When the client finally got me a copy of the car finance contract, it saved them $7000 on the price of the car.
They’d tried just giving me the monthly statement.
But that statement on the car loan didn’t show the bombshell that I found when I finally examined the contract:
Included in the loan for the new car was the unpaid balance on their old trade in!
In bankruptcy-speak, that’s negative equity, and negative equity isn’t entitled to payment in full in Chapter 13.
So we can reduce what they pay for the car by the $7000 of the loan that paid off the trade-in. It really was worth the effort to find the contract.
Sleuthing in bankruptcy
There’s loan documents, deeds, IRA statements, bank balances, insurance policies, pay stubs, and tax returns.
It can seem overwhelming and sometimes pointless. I get it.
Some of what we’re gathering is defensive: to show that the information in your bankruptcy schedules is correct. After all, disclosure is the price of getting a bankruptcy discharge.
But some of the paper we need supports our offense: having found the portion of the car loan that related to the trade in rather than the new car, we can slice $7000 off of the debt.
Same thing about getting payroll tax returns. Not everything a small-business employer owes the IRS is a must-pay. But we’ve got to get the right paper to figure that out.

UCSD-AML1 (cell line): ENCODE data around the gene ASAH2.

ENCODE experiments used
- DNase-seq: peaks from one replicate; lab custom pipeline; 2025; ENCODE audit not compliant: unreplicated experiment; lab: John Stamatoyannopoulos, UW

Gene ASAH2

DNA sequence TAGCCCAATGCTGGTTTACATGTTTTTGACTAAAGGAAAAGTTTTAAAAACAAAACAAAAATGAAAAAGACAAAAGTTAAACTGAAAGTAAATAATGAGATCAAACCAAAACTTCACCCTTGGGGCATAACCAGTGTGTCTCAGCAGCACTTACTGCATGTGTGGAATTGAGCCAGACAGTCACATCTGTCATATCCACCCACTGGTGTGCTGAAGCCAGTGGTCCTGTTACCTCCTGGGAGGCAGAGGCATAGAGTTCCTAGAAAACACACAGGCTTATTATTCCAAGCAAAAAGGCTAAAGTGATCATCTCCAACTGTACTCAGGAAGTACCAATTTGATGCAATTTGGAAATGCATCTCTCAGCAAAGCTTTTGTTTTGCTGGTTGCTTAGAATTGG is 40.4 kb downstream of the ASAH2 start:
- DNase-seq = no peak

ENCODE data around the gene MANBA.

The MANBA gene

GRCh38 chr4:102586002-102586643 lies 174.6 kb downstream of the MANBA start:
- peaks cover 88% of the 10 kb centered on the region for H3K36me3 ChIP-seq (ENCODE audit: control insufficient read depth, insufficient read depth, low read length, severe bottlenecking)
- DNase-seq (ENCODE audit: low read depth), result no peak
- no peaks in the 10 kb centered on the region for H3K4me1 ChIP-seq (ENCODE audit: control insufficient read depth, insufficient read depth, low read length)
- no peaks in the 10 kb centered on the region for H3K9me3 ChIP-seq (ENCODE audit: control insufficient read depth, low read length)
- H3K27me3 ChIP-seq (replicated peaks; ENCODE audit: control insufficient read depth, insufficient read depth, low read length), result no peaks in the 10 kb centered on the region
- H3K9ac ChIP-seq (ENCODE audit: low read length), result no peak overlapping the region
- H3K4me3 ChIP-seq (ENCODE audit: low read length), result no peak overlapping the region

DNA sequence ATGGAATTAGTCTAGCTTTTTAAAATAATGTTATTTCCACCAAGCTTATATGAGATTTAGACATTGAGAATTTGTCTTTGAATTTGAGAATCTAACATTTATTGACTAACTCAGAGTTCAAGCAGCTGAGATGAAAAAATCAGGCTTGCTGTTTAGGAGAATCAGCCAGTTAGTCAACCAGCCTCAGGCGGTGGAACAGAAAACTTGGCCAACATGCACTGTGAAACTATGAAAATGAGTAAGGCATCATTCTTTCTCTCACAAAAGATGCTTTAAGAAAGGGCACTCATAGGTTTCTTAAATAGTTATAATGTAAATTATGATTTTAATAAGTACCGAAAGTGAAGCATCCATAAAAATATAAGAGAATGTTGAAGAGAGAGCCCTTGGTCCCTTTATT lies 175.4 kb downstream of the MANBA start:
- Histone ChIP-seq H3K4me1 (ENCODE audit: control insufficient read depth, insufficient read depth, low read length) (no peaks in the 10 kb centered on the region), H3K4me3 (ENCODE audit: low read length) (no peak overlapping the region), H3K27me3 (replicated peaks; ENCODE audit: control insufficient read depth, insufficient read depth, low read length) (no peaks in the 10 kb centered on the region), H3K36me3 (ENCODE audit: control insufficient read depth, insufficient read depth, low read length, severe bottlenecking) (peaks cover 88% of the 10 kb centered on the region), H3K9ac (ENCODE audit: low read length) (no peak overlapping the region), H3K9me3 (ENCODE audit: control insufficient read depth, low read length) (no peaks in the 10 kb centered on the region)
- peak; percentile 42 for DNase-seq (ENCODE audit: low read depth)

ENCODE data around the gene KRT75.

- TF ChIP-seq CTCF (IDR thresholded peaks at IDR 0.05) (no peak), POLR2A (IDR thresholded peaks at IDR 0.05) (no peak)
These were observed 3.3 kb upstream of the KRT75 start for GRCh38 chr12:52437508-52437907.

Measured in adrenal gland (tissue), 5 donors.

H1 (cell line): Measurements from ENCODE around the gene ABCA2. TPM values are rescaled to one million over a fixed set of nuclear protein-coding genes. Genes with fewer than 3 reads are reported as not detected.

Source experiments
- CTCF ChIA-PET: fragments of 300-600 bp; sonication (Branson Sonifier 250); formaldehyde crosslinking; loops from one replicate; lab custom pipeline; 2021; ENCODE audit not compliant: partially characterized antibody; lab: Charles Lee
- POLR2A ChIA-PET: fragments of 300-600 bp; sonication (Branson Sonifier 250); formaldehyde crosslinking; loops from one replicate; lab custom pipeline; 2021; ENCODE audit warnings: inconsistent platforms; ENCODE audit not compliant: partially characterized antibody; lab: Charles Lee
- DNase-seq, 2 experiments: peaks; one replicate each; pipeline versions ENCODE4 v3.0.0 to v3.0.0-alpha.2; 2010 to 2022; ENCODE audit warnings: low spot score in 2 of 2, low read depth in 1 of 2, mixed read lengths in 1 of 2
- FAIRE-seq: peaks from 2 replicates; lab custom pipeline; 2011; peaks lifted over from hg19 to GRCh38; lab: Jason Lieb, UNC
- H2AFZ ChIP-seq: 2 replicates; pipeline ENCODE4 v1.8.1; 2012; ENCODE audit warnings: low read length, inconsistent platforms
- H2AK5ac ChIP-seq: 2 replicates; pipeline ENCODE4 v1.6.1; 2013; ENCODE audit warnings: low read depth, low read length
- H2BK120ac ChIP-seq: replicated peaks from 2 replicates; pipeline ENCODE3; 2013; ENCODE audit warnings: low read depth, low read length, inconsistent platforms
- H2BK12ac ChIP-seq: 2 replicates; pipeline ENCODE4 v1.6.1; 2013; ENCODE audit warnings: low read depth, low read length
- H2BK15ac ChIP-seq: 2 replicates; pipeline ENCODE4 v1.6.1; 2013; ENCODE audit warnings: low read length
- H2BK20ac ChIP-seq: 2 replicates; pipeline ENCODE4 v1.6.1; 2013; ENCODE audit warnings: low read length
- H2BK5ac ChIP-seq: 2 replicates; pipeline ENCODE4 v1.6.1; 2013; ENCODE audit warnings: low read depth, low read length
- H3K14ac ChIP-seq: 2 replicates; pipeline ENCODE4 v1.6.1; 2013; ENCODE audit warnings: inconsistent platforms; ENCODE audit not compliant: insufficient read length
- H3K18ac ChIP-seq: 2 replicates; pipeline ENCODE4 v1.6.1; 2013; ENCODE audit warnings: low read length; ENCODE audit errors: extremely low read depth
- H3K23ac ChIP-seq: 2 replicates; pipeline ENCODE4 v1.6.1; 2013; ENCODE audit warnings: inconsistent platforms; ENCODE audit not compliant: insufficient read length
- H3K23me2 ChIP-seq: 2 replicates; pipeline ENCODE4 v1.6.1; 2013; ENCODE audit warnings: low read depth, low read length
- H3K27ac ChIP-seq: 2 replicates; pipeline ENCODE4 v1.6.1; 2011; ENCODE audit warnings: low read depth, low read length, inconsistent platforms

Just believe that we are asking for documents for a real reason. Like reducing the loan by $7000.
Car loans in bankruptcy
Only purchase-money: After the 2005 bankruptcy amendments, car lenders got a windfall on cars purchased in the three years, more or less, before the bankruptcy. “Reform” entitled car lenders to more than their collateral was worth. (The lenders had a bigger lobbying budget than consumers when the law was passed).
But the 9th Circuit judges have held that the negative-equity part of a car finance transaction isn’t part of the purchase money loan. Thus we can strip out the payoff of the trade-in from the loan balance that must be paid.
Likewise, a debtor can reject gap insurance, maintenance contracts and other add-ons that aren’t part of the value of the car itself.
Interest rate changes: Regardless of when a car loan was made, Chapter 13 can alter the interest rate that the lender gets on the loan through Chapter 13. So the 10-15% car loan may pay something closer to 4-5% under the Chapter 13 plan.
Term extended: A Chapter 13 plan can extend the remaining term of a car loan to match the length of the bankruptcy case. Spread over more months, the monthly bite of a car loan in your budget can be reduced.
And that’s just a part of the reason that I love Chapter 13.